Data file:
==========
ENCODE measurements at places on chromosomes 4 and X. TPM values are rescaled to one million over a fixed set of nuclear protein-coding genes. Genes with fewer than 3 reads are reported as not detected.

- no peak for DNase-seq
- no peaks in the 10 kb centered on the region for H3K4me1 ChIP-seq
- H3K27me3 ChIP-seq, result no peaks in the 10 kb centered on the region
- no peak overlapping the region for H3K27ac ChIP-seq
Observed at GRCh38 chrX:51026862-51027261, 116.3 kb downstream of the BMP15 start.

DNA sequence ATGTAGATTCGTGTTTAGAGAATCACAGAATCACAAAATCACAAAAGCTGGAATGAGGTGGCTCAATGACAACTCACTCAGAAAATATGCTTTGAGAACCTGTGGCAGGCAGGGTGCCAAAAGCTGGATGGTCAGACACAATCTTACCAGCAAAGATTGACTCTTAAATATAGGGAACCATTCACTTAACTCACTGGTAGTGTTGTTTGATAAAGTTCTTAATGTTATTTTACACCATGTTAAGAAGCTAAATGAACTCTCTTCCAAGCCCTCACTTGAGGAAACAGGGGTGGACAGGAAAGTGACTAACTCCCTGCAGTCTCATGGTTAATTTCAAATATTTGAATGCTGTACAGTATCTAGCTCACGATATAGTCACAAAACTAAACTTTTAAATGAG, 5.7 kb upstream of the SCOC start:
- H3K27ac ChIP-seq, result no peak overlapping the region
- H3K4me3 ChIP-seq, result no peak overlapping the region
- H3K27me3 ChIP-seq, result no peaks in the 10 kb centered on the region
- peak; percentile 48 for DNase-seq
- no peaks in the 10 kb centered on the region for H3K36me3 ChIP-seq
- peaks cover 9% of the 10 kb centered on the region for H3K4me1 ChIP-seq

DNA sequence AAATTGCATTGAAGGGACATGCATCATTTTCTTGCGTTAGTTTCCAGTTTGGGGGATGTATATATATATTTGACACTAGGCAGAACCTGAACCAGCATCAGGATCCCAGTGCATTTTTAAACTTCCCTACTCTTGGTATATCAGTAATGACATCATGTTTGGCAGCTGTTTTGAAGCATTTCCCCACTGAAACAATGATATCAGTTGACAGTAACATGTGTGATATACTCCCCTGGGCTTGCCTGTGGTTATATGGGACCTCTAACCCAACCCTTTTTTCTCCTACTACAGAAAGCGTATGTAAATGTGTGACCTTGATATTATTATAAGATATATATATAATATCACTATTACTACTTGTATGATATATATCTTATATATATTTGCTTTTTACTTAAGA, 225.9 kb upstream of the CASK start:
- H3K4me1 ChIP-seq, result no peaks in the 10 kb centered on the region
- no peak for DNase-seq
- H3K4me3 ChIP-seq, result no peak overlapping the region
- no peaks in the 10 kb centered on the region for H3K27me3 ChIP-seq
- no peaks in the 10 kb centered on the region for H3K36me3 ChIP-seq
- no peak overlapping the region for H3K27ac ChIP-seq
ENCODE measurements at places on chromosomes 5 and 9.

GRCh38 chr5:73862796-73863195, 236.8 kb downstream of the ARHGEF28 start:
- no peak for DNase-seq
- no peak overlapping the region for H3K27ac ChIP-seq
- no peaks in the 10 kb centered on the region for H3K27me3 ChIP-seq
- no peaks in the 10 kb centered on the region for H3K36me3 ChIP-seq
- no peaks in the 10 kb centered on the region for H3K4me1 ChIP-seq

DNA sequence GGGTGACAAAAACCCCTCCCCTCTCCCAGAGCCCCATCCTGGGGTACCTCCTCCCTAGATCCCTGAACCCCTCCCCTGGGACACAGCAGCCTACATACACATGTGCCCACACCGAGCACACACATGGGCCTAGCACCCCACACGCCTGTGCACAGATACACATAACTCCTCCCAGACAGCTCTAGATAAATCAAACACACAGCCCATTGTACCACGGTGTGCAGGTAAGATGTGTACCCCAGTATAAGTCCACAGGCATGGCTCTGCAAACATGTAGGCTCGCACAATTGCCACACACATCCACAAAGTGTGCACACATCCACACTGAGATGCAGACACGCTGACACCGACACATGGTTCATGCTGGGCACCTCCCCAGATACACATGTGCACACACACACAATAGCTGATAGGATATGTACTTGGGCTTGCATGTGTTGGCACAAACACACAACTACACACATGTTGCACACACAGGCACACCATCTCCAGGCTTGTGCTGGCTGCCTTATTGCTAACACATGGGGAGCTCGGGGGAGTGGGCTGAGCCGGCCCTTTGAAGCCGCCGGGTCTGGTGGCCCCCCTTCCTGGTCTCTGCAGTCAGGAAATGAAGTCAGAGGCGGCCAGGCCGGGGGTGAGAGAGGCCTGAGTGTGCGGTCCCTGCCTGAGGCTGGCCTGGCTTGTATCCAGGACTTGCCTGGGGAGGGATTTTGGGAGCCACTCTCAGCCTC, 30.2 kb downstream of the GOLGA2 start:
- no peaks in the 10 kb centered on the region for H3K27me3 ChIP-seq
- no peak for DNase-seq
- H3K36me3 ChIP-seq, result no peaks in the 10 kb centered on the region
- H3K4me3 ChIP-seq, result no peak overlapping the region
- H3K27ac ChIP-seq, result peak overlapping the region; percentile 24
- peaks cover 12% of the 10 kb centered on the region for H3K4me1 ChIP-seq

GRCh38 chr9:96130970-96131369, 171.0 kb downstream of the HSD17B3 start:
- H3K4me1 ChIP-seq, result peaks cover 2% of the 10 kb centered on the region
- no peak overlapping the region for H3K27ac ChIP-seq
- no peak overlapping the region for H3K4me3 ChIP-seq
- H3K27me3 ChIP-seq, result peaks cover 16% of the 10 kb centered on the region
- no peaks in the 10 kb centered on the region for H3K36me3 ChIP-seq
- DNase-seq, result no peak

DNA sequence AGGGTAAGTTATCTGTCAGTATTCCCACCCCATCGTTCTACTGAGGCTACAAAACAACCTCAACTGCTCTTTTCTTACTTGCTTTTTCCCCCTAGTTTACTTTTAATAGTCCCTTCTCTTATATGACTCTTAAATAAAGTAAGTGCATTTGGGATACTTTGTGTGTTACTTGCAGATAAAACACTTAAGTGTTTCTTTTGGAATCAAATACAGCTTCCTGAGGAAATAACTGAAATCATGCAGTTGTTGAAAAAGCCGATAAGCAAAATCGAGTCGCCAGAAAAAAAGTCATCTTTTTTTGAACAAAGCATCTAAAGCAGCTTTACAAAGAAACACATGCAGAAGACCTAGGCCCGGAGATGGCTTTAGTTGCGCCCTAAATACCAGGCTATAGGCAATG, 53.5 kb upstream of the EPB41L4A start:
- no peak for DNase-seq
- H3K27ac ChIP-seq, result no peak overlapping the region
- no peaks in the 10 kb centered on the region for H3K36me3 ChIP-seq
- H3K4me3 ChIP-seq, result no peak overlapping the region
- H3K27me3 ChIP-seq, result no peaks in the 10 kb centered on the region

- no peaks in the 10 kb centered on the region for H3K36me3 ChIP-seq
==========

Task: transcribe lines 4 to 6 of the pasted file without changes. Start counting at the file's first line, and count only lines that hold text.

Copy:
- H3K27me3 ChIP-seq, result no peaks in the 10 kb centered on the region
- no peak overlapping the region for H3K27ac ChIP-seq
Observed at GRCh38 chrX:51026862-51027261, 116.3 kb downstream of the BMP15 start.